Apple plans to release a new feature called "Lockdown Mode" that aims to add a new layer of protection for human rights advocates, political dissidents and other targets of sophisticated hacking attacks.
The announcement, made on Wednesday, comes after at least two Israeli firms exploited flaws in Apple's software to remotely break into iPhones without the target needing to click or tap anything.
NSO Group, the maker of the "Pegasus" software that can carry out such attacks, has been sued by Apple and placed on a trade blacklist by US officials.
"Lockdown Mode" will come to Apple's iPhones, iPads and Macs this autumn and turning it on will block most attachments sent to the iPhone's Messages app.
“While the vast majority of users will never be the victims of highly targeted cyberattacks, we will work tirelessly to protect the small number of users who are," said Ivan Krstić, Apple’s head of Security Engineering and Architecture.
"That includes continuing to design defences specifically for these users, as well as supporting researchers and organisations around the world doing critically important work in exposing mercenary companies that create these digital attacks”.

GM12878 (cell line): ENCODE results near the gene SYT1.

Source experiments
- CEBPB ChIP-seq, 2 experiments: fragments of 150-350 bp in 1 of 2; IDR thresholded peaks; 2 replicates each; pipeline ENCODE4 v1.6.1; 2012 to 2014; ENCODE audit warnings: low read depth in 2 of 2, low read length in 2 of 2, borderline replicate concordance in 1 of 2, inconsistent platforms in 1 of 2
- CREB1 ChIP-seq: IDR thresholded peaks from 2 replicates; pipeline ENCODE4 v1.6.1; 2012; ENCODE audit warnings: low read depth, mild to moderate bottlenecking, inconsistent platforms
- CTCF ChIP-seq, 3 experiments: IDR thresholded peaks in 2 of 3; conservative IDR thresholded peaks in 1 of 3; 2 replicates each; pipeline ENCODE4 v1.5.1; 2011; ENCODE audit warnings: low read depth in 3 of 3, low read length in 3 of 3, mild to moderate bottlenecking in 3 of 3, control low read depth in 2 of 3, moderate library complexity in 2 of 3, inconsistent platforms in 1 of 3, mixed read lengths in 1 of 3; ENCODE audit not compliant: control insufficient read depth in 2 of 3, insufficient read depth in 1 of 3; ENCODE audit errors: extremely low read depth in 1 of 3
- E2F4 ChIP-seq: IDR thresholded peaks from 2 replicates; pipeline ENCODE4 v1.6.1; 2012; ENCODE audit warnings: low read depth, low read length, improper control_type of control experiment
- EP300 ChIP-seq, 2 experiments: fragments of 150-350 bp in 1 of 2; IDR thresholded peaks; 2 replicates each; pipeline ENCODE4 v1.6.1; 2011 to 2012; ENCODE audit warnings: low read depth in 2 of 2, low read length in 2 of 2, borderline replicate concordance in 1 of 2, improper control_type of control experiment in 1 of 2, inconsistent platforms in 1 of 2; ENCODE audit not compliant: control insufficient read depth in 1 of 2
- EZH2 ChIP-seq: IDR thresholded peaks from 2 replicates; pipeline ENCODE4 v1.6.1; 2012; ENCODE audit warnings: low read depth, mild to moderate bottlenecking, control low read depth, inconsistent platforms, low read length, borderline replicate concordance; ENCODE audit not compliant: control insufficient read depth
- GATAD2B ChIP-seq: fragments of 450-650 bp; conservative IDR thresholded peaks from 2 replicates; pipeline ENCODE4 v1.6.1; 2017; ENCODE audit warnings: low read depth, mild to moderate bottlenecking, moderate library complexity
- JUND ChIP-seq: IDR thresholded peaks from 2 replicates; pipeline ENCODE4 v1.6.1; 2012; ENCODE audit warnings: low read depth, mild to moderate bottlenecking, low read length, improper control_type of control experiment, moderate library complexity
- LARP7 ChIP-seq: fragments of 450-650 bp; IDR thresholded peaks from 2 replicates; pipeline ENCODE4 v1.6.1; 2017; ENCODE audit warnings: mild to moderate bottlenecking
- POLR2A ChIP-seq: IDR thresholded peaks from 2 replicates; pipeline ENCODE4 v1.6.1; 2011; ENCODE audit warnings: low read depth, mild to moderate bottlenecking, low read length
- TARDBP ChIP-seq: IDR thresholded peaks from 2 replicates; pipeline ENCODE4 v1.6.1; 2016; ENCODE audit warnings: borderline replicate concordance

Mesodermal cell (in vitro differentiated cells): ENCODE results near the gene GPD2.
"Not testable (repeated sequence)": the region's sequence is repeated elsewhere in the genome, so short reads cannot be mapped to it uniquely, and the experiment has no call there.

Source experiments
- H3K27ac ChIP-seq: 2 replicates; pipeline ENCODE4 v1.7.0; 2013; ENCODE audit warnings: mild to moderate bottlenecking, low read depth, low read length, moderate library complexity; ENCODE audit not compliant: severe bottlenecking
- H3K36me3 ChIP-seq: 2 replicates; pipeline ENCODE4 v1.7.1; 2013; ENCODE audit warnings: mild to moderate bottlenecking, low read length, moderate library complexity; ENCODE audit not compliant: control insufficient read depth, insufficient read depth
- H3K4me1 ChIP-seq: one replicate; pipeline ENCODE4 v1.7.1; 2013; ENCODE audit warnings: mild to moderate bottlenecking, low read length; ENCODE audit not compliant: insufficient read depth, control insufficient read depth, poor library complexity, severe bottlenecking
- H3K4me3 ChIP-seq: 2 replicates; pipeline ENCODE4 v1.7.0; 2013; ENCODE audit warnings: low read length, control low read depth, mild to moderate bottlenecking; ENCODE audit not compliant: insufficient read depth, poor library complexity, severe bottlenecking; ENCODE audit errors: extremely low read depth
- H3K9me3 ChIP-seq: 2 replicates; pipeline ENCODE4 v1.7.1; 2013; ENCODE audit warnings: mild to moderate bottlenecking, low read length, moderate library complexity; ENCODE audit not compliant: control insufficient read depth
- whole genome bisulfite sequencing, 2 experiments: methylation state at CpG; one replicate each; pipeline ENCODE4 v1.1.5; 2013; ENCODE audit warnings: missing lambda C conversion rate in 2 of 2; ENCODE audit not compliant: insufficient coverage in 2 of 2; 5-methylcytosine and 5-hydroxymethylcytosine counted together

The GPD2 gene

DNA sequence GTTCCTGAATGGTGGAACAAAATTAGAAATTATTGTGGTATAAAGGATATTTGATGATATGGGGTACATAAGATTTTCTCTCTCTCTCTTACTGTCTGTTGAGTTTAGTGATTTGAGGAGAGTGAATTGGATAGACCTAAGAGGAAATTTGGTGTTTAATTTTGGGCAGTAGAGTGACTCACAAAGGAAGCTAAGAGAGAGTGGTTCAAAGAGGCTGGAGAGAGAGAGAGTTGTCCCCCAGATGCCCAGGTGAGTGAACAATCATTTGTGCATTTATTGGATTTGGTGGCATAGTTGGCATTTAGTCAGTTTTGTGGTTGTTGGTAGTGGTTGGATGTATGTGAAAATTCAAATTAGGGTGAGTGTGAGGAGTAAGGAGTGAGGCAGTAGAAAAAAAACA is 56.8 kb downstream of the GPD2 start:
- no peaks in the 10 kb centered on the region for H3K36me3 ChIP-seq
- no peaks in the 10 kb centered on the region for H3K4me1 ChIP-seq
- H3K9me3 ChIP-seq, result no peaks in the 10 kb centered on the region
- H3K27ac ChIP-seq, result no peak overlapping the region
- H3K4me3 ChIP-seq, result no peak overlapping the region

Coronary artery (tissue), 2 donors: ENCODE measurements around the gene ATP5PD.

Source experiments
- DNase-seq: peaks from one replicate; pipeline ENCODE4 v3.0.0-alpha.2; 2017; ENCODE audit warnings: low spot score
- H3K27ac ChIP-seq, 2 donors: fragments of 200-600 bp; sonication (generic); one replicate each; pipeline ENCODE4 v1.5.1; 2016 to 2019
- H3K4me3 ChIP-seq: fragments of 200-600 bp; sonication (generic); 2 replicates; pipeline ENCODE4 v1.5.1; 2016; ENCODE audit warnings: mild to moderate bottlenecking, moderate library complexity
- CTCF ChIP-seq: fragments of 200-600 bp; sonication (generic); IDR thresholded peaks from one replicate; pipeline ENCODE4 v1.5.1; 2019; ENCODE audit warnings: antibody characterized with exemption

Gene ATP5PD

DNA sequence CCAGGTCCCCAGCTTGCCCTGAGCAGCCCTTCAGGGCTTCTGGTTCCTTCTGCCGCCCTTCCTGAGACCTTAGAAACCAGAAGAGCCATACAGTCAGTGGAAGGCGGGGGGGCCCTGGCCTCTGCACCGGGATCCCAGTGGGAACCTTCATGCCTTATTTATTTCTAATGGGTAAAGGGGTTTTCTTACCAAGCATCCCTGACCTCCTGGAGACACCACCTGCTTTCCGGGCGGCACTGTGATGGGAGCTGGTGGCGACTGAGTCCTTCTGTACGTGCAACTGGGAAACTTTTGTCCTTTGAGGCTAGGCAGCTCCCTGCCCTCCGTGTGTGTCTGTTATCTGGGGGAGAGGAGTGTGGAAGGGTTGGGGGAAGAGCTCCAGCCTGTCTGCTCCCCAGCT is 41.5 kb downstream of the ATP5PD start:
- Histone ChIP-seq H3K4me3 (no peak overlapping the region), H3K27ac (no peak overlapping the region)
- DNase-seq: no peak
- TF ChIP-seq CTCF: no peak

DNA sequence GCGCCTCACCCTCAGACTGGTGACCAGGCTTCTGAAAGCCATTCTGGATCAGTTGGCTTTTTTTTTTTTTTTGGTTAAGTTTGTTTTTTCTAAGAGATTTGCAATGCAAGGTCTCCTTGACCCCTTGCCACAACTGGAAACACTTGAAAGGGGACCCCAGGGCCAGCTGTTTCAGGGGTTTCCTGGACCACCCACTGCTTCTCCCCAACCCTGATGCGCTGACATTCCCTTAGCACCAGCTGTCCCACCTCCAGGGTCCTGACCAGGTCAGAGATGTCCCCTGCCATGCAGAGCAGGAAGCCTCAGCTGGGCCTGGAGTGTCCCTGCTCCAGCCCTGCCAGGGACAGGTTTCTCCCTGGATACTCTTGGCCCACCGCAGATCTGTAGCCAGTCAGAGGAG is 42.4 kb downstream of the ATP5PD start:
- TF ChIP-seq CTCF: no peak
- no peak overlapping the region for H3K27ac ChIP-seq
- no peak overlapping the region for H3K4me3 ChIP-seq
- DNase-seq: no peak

What 'Lockdown Mode' will do
Lockdown Mode will block various message attachment types, disable link previews, switch off certain web browsing technologies, block invitations and FaceTime calls from unknown sources and disable the setup of new configuration profiles or enrolment in mobile device management (MDM).
The new mode will also block wired connections to iPhones when they are locked. Israeli firm Cellebrite has used such manual connections to access iPhones, while security researchers believe NSO Group exploited a flaw in how Apple handled message attachments.
Apple representatives said that they believe sophisticated attacks the new feature is designed to fight - called "zero click" hacking techniques - are still relatively rare and that most users will not need to active the new mode.
Spyware companies have argued they sell high-powered technology to help governments thwart national security threats. But human rights groups and journalists have repeatedly documented the use of spyware to attack civil society, undermine political opposition, and interfere with elections.
To help harden the new feature, Apple said it will pay up to $2 million (€1.95 million) for each flaw that security researchers can find in the new mode, which Apple representatives said was the highest such "bug bounty" offered in the industry.
Apple also said it is making a $10 million (€9.8 million) grant, plus any possible proceeds from its lawsuit against NSO Group, to groups that find, expose and work to prevent targeted hacking.
Apple said the grant will go to the Dignity and Justice Fund established by the Ford Foundation, one of the largest private foundations in the United States.